• 0.5 pound / 225 gr salami sausage
  • 1 large carrot
  • 2 stalks celery
  • 2 bell peppers
  • 2 large onions
  • 3 garlic cloves
  • 5 oz / 140 gr tomato paste
  • 1.75 pound / 800 gr canned, diced tomatoes
  • 0.5 tbsp sugar
  • 1 tbsp dried oregano
  • 1 tbsp dried basil
  • 0.25 tbsp freshly ground black pepper
  • 0.25 tbsp salt
  • 4 tbsp cream cheese
  • Parmesan cheese to taste


Here’s the veggies that go into this dish. Pretty, no?


Start by browning and breaking up the ground beef in a large pot.


I use a dried sausage, cervelaat, for this dish. It is a bit milder than salami, but you can definitely opt for the latter. You might want to tune down the amount of garlic if you do, though. Whichever sausage you choose, cut it in two, halve it lengthways, then quarter it. Cut in slices about 1/8 inch thick. Add the slices to the pot and stir until they start to render some of their fat.



No need to wash the carrot, just peel it with a speed peeler and give it the same treatment as the sausage: quarter it lengthways and slice it coarsely. I like the chunkiness (is that a word?) of this sauce, but if you don’t like chunky vegetables, or if you have little kids that don’t, you can always choose to slice everything as small as you wish.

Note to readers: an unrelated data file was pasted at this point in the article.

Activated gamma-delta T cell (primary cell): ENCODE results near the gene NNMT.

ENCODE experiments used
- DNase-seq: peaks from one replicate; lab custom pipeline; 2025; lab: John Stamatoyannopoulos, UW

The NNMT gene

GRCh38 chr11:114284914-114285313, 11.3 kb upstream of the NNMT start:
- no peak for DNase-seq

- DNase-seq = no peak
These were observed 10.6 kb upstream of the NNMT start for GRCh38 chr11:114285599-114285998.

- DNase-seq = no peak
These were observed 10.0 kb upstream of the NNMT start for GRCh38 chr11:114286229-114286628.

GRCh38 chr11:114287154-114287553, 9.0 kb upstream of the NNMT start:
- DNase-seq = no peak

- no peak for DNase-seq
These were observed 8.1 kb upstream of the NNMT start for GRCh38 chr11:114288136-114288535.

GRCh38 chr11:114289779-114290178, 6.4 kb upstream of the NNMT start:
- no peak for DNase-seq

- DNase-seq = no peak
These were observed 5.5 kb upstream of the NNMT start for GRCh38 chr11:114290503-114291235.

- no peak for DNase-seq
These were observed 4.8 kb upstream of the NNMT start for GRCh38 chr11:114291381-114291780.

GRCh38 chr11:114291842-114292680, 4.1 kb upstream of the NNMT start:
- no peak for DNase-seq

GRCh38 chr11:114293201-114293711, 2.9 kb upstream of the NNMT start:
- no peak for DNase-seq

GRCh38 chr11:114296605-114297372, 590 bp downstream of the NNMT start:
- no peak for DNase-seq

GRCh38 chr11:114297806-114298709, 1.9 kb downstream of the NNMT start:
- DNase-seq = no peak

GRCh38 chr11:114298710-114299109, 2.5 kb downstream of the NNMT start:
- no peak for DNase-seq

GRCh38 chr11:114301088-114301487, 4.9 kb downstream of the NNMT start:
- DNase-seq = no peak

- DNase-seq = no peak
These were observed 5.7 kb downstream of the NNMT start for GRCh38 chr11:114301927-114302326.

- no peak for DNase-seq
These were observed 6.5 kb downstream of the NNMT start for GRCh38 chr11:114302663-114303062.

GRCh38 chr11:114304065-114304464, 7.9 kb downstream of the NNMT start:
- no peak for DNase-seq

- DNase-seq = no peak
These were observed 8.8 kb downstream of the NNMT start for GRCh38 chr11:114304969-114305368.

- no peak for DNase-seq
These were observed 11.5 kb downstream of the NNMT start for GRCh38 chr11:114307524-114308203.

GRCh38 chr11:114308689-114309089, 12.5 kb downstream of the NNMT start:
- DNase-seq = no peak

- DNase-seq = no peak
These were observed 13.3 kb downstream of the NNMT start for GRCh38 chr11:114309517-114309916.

Coarsely chop the onions. Wash the celery, cut it in thin strips and dice finely.


Add the chopped carrot, onion and celery to the pot and fry for about 5 minutes, until softened.


Coarsely chop the bell peppers and finely dice your garlic. Add them to the pot and fry for another 5 minutes.


Add the tomato paste to the vegetables and fry for a minute or two. This will sweeten the paste.


Pour in the cans of diced tomatoes. Fill up half a can with tap water and pour that into the pot as well.


Add the salt, dried oregano, dried basil and freshly ground black pepper. Stir and let the sauce simmer on low heat for half an hour.


In the meanwhile, cook the pasta in salted water according to the instructions on the package.


This last step is completely optional, but I think it really brings everything together and adds that comfort factor to the sauce. So go ahead and stir in some cream cheese. Nothing excessive, just a couple of tablespoons.

Check the seasoning and correct to your taste, if needed. If the sauce seems a little too acidic, you can add ½ tablespoon of sugar.

Time to plate up: ladle a nice amount of sauce over the pasta, garnish with freshly grated parmesan cheese and dig in!